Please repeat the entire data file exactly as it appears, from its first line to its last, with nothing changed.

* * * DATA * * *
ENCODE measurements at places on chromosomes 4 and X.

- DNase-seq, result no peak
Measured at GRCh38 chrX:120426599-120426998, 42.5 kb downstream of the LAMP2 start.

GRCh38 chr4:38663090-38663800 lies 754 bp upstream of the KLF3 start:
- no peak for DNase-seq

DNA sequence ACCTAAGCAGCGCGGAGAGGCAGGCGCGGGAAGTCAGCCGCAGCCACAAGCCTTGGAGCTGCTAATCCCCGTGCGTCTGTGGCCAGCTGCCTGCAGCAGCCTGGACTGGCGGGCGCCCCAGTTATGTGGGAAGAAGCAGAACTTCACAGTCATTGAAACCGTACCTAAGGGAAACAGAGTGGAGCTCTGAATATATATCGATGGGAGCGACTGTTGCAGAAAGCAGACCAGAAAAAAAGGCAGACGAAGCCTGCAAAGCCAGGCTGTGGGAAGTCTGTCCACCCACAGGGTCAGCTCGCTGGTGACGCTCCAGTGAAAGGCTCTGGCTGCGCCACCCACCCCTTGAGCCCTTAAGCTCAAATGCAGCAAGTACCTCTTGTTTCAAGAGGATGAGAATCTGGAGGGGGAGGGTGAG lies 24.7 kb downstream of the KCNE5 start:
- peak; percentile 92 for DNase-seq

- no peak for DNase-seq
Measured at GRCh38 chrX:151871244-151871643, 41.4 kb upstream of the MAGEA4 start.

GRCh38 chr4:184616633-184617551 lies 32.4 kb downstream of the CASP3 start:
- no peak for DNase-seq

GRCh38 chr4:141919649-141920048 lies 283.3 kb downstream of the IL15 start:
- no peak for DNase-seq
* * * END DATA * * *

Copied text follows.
ENCODE measurements at places on chromosomes 4 and X.

- DNase-seq, result no peak
Measured at GRCh38 chrX:120426599-120426998, 42.5 kb downstream of the LAMP2 start.

GRCh38 chr4:38663090-38663800 lies 754 bp upstream of the KLF3 start:
- no peak for DNase-seq

DNA sequence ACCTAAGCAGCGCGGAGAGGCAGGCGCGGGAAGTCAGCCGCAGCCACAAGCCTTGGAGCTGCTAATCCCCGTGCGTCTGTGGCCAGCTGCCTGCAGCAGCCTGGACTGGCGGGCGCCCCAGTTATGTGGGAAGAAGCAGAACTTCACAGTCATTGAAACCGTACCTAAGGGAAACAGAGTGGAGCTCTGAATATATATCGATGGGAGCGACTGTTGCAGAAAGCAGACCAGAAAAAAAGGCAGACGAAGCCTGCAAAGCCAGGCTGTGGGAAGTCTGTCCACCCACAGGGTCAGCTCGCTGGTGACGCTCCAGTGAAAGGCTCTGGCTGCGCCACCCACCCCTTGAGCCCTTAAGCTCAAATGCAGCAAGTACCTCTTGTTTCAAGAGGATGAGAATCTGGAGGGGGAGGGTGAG lies 24.7 kb downstream of the KCNE5 start:
- peak; percentile 92 for DNase-seq

- no peak for DNase-seq
Measured at GRCh38 chrX:151871244-151871643, 41.4 kb upstream of the MAGEA4 start.

GRCh38 chr4:184616633-184617551 lies 32.4 kb downstream of the CASP3 start:
- no peak for DNase-seq

GRCh38 chr4:141919649-141920048 lies 283.3 kb downstream of the IL15 start:
- no peak for DNase-seq